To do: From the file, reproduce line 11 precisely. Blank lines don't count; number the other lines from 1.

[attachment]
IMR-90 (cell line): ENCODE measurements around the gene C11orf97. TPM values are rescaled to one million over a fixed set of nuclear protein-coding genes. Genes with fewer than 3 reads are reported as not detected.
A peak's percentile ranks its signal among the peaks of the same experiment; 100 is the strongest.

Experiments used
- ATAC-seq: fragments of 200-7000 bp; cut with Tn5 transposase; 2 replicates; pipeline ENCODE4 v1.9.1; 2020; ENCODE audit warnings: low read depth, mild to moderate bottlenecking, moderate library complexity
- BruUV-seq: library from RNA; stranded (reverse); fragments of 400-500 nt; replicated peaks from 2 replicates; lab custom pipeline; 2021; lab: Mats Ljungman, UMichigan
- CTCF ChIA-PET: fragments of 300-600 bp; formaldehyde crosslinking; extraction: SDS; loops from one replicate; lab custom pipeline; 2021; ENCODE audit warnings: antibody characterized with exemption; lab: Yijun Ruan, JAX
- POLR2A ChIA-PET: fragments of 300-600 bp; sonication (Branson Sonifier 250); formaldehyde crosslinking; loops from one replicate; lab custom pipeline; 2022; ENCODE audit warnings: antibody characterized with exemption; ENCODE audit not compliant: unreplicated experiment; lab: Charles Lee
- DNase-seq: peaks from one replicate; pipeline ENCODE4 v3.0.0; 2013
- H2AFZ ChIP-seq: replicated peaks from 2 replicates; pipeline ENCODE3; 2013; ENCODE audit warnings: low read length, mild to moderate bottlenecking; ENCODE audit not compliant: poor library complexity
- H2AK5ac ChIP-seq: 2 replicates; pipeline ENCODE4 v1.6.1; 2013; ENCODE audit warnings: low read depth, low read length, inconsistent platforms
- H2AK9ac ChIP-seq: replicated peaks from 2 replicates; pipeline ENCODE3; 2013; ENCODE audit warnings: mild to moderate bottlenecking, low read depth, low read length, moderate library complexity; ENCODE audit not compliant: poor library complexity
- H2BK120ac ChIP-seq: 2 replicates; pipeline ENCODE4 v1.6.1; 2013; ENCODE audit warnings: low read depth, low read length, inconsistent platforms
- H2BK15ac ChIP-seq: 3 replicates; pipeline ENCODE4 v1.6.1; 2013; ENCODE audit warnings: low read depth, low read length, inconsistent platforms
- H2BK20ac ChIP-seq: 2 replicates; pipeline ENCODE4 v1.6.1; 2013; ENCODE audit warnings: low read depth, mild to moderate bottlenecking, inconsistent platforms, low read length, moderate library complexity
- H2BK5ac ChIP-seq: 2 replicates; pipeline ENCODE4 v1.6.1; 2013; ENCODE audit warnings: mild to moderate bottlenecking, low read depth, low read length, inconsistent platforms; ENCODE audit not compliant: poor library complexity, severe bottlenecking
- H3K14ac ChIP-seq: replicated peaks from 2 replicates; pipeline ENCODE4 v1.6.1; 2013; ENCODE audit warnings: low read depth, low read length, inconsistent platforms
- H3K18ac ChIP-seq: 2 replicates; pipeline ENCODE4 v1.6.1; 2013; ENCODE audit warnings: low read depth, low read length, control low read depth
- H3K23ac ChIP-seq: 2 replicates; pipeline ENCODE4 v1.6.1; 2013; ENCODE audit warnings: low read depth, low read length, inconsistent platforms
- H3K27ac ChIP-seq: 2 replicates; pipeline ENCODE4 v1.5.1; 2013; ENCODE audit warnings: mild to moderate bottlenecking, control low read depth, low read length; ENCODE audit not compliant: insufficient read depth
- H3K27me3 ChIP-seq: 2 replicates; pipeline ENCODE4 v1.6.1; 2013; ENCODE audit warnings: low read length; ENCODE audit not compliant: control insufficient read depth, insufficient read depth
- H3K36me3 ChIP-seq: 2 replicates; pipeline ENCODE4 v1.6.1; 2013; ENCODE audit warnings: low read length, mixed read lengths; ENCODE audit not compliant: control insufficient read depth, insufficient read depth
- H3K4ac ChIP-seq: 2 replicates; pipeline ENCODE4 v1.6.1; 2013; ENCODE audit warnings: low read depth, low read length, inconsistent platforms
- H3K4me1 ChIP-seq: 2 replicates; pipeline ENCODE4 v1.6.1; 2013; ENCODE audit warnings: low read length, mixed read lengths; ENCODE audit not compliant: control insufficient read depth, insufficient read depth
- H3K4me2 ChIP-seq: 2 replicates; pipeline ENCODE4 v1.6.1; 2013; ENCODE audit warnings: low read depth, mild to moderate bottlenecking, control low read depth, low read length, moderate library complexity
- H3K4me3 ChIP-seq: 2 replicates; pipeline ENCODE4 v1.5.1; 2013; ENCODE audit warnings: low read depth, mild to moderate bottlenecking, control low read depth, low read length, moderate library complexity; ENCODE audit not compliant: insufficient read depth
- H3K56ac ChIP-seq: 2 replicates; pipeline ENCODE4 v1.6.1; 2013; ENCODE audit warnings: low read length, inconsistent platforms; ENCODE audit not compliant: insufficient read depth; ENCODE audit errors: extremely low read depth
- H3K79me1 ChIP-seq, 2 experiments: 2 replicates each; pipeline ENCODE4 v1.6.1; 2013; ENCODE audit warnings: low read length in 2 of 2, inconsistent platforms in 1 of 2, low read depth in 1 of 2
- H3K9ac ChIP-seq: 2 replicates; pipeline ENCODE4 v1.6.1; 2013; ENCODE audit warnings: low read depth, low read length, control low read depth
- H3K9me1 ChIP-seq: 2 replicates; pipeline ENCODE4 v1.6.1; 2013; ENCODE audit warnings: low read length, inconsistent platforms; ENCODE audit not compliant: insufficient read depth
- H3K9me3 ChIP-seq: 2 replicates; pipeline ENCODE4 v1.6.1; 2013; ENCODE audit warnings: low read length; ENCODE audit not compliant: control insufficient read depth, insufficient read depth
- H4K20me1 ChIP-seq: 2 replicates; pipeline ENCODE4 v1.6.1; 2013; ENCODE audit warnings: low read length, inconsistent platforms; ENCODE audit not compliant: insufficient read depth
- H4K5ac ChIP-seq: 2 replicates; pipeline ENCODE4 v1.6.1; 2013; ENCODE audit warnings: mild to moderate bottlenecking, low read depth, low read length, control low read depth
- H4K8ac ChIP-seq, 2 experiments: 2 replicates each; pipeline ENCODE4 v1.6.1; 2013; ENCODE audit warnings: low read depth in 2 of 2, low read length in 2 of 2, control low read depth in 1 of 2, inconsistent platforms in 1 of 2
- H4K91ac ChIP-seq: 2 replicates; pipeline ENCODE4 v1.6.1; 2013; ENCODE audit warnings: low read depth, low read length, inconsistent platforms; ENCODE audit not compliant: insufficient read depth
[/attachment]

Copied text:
- H2AK9ac ChIP-seq: replicated peaks from 2 replicates; pipeline ENCODE3; 2013; ENCODE audit warnings: mild to moderate bottlenecking, low read depth, low read length, moderate library complexity; ENCODE audit not compliant: poor library complexity